Head for the hills! Stock up on dried food and bottled water while there is still time. The constant hype of the Y2K “problem” has led some people to truly believe that life as we know it will forever be changed as we usher in the new millennium. However, there could be another possibility.
Y2K might represent one of the most exciting investment opportunities in years. For those who can take advantage of it, the profits could be enormous. To understand why this could be true, let’s separate fact from fantasy. It is true that our society is highly dependent on computers. It is also true there are software programs that may need upgrading to be Y2K “compliant.” It is also true that the new millennium is hardly a surprise event, particularly for those who work with computers every day.
Some years ago we examined the Y2K issue in our office and made upgrades and changes to deal with what turned out to be a relatively minor problem. We also questioned our suppliers and found they had analyzed the situation and made changes and upgrades and felt they didn’t have a problem with Y2K. We found that our suppliers had talked to their suppliers and couldn’t find a problem. Perhaps a fresh look at Y2K was in order.
If we as a company had addressed the problem, our suppliers had addressed the problem, and our suppliers’ suppliers had addressed the problem, who then had a problem? We did additional research and are unable to see Y2K as much more than an overblown media event. However, the heavy media exposure seems to have convinced some people that Y2K is very real indeed. If enough of these people act out their fears, it might provide an exciting investment opportunity with Y2K as the catalyst. Here’s why.
In recent years, with advances in technology and the growth of the Internet, financial markets continue to move faster and faster. Communication and trading links are so sophisticated that securities are traded 24 hours a day worldwide. With increased investment activity and the aging “baby boomer” population moving into their pre-retirement years, there has been an incredible expansion of information about investing.
A trip to a large bookstore to peruse the magazine rack or browse book titles in the business and investing category could overwhelm even the most voracious reader. Internet based trading for a few dollars per trade has grown in popularity among “day traders” and other do-it-yourselfers. Competition for trading commissions has prompted some large, seemingly invincible, “full service” brokerage houses to slash commissions to compete with the discount brokers.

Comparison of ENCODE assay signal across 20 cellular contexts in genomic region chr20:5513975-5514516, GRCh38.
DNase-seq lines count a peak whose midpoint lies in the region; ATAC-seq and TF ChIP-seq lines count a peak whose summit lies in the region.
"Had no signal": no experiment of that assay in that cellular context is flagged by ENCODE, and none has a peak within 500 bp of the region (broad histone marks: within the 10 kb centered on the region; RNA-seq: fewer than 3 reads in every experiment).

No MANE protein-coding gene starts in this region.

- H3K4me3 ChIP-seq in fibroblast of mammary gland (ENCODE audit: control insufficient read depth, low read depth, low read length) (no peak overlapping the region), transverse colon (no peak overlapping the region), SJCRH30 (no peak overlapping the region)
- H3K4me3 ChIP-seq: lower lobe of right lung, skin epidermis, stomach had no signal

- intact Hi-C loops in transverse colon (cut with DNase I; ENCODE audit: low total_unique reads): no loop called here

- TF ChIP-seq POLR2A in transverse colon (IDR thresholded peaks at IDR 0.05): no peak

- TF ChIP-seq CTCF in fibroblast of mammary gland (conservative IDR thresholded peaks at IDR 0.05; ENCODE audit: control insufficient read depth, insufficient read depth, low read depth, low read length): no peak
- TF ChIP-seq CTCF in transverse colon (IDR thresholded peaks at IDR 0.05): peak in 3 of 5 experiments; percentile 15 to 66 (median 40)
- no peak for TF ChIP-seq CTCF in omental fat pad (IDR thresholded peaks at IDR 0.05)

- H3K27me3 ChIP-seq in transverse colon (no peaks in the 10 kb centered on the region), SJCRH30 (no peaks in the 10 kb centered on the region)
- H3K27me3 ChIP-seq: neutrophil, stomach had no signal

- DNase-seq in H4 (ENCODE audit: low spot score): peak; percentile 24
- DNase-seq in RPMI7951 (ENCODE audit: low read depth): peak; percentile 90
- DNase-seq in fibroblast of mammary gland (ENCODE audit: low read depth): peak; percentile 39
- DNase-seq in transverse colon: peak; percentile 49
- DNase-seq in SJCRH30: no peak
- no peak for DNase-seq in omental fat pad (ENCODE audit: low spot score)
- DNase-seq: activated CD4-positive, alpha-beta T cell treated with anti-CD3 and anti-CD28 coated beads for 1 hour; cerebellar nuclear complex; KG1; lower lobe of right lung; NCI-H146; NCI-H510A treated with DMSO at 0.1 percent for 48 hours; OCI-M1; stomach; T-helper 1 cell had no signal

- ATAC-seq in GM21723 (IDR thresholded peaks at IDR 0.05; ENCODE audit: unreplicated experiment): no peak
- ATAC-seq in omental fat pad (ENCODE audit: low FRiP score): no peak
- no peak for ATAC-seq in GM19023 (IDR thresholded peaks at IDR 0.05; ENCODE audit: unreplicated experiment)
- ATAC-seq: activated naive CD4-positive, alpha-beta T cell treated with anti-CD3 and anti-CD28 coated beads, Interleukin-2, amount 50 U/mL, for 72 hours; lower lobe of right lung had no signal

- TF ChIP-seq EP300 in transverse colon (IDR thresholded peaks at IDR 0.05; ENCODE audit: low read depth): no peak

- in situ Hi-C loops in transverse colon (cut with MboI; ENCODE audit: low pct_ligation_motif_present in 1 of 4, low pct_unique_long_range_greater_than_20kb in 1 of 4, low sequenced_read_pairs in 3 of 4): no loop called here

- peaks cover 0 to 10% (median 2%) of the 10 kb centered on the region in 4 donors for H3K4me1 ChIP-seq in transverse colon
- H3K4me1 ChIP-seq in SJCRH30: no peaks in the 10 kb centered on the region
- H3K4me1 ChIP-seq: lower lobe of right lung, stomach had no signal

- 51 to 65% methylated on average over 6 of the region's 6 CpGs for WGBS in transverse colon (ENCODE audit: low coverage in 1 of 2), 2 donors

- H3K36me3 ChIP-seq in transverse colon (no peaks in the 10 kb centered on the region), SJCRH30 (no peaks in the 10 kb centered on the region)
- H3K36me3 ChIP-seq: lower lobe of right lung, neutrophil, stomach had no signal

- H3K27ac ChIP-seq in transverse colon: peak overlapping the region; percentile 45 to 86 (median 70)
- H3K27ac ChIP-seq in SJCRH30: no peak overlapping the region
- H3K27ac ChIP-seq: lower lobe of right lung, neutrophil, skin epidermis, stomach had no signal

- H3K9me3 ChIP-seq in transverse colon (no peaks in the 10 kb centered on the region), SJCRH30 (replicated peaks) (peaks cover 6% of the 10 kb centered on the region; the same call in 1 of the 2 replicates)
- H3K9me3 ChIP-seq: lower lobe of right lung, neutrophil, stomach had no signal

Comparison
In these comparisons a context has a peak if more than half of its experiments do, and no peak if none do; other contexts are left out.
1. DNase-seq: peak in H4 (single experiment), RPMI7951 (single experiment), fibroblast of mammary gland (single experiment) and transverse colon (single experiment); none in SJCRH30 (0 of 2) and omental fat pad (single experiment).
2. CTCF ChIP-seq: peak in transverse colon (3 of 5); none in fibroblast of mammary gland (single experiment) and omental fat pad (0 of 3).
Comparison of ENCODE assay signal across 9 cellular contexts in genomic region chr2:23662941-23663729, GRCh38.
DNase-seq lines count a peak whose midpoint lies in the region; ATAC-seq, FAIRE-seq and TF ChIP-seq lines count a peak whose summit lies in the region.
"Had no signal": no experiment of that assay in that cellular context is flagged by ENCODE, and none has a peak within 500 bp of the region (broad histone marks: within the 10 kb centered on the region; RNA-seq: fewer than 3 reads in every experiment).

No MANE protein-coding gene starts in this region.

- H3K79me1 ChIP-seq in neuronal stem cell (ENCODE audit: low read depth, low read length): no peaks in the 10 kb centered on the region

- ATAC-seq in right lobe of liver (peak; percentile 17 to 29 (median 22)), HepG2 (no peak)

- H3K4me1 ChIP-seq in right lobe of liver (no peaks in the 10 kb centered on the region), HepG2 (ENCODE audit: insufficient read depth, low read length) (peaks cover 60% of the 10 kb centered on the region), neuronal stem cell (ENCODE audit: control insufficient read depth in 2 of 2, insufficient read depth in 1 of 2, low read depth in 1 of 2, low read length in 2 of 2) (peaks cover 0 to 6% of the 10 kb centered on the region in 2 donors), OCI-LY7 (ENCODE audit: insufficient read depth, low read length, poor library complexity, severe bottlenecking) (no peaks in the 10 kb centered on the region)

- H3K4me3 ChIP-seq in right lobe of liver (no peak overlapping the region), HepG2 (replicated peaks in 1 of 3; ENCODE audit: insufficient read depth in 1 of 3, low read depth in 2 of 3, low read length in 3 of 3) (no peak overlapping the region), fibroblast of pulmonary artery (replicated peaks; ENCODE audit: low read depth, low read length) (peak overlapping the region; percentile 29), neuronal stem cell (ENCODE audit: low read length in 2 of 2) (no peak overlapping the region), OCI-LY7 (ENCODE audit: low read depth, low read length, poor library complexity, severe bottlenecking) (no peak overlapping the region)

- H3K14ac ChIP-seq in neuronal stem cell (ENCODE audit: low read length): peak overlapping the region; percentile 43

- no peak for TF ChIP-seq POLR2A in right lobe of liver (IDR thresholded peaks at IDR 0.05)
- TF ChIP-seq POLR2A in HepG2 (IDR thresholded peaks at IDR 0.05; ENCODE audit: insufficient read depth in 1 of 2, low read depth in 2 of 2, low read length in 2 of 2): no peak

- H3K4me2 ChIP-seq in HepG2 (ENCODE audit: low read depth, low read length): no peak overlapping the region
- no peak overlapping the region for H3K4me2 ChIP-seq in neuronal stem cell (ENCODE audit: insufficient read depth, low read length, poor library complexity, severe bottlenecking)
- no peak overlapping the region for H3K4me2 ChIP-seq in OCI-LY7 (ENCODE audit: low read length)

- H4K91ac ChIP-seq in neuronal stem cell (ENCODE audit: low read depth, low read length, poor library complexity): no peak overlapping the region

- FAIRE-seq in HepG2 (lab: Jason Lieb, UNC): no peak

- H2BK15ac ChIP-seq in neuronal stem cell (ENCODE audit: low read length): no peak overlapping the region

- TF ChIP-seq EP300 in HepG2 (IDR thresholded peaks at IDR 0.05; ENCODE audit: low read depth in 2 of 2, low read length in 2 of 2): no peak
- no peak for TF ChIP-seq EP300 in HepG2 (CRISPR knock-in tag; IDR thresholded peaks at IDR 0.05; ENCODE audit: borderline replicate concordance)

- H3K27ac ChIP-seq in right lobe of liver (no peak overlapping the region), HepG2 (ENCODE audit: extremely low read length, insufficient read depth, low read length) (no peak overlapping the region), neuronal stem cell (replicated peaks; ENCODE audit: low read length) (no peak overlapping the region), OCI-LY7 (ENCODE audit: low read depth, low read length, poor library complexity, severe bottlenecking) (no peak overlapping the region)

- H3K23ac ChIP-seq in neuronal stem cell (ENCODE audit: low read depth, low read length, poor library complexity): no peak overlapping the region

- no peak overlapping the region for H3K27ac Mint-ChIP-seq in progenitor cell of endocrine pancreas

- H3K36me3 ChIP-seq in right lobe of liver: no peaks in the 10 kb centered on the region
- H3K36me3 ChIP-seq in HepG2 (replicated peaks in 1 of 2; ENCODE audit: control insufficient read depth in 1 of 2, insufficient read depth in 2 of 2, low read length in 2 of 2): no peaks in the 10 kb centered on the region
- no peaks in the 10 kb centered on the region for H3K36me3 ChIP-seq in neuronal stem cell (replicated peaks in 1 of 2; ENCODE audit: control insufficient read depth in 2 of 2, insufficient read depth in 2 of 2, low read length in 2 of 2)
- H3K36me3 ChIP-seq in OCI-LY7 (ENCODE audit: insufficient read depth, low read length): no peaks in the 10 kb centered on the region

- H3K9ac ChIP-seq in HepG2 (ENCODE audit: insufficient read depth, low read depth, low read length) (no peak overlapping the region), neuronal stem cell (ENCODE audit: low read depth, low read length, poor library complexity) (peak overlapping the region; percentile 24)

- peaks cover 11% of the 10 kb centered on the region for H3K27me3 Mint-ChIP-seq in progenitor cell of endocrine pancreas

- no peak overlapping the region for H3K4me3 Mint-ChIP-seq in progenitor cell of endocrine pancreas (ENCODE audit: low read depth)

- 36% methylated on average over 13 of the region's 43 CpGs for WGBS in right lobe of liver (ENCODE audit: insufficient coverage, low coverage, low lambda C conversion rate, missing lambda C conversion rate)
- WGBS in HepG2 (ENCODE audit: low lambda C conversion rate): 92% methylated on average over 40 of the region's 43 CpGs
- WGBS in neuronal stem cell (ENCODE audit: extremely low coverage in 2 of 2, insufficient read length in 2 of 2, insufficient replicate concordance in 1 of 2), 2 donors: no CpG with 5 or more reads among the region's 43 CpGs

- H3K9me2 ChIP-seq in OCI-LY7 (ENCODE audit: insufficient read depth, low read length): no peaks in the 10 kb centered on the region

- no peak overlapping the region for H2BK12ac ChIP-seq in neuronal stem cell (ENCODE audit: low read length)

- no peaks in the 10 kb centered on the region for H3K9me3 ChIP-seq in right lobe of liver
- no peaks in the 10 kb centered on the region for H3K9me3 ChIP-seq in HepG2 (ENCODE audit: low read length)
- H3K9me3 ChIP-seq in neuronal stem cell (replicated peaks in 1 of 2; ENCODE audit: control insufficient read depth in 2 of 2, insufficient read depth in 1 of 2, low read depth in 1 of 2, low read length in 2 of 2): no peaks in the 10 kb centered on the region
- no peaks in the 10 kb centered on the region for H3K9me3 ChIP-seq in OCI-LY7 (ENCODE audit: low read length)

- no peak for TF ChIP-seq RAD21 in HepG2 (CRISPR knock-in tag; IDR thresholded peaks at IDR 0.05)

The extraordinarily favorable investment markets of the past few years, unparalleled access to low cost investment information, and easier, cheaper access to brokerage services has created a situation where more Americans have financial assets than at any time in history. Unfortunately, many of these investors are new to the game and know relatively little about the investment process, the real risks involved, and what to do when things don’t look so good.
There lies the opportunity. If enough of the day traders, do-it-yourselfers, and orphaned brokerage customers believe in the Y2K myth enough to begin to sell their investment holdings toward the end of 1999 in anticipation of the apocalypse to come, there could be a temporary selling panic that could make Oct. 19, 1987, look like a slow trading day. Stock prices might drop dramatically and stay in a downward trend until the dawn of the new millennium proves the Y2K doomsayers were missing the mark. It could be a violent market swing, although probably of short duration.
Meanwhile, a savvy investor with some available cash could slip into this Y2K bloodbath and scoop up some interesting bargains that could show a tidy profit when the market discovers that life as we know it didn’t come to an end after all. If you’ve been waiting for a time to get into the stock market, a depressed market reacting to the perceived Y2K situation could be your chance. Get ready now and move quickly. If you already have investments in the market, don’t disturb anything that is working for you. Just hang on until the Y2K storm passes. Either way, chances are you’ll be glad you did.
(Eric Hutchinson is a certified financial planner and president of Hutchinson/Ifrah Financial Services, an independent registered investment advisory firm based in Little Rock.)